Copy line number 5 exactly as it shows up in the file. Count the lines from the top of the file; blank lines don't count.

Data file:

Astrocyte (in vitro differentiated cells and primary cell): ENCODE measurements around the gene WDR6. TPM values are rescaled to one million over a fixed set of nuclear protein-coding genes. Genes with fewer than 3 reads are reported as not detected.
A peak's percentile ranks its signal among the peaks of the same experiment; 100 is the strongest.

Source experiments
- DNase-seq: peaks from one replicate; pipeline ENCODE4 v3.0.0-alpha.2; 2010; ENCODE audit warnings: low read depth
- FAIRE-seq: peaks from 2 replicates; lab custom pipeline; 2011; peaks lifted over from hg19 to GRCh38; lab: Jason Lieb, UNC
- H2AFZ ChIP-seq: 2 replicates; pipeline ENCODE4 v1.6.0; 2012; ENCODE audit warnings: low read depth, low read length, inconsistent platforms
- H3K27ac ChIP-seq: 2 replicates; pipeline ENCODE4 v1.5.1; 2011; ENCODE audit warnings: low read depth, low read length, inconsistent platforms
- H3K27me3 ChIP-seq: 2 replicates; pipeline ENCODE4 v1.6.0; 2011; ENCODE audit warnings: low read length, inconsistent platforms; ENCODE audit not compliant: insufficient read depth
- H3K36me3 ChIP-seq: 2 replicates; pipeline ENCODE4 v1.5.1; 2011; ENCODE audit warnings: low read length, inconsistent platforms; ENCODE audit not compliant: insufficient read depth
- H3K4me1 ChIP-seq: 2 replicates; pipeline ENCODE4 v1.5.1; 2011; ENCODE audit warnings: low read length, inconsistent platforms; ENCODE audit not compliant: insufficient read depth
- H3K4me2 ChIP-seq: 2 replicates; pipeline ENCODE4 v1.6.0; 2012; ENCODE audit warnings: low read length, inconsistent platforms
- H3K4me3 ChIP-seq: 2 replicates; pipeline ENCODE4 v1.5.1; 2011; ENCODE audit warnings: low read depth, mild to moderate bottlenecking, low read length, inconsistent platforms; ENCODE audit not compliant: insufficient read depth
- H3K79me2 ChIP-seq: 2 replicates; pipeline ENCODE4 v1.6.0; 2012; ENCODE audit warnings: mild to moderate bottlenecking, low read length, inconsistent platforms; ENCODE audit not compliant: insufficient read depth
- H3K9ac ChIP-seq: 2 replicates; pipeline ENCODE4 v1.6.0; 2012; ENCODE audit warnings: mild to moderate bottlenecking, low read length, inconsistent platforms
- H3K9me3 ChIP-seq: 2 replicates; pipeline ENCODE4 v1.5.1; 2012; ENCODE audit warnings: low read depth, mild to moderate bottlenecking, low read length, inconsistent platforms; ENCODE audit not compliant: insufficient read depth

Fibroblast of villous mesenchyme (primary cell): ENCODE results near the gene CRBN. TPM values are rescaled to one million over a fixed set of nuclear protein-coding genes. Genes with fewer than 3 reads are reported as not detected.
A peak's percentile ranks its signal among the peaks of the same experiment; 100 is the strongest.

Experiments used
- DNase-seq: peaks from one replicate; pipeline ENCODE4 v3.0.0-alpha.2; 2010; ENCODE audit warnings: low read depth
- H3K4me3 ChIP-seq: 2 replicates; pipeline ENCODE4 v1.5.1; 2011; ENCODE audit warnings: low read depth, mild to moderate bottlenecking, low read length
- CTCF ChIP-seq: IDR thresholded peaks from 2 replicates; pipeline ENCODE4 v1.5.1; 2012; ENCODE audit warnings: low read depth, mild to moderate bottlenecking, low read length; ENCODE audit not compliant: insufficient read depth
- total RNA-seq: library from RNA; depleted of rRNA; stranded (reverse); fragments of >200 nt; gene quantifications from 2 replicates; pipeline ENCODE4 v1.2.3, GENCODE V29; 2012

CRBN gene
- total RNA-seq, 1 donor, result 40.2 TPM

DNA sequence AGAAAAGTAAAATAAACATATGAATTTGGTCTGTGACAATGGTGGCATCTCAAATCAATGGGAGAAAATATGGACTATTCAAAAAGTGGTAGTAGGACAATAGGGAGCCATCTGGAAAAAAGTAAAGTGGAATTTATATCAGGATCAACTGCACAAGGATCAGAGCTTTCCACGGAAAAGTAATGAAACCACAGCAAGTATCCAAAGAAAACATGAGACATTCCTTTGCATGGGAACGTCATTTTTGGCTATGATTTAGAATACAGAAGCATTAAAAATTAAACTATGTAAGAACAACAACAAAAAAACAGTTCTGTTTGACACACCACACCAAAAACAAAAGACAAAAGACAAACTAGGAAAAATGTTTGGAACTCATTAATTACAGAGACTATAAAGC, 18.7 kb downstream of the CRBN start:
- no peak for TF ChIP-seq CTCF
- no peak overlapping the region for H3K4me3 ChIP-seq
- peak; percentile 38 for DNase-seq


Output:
- FAIRE-seq: peaks from 2 replicates; lab custom pipeline; 2011; peaks lifted over from hg19 to GRCh38; lab: Jason Lieb, UNC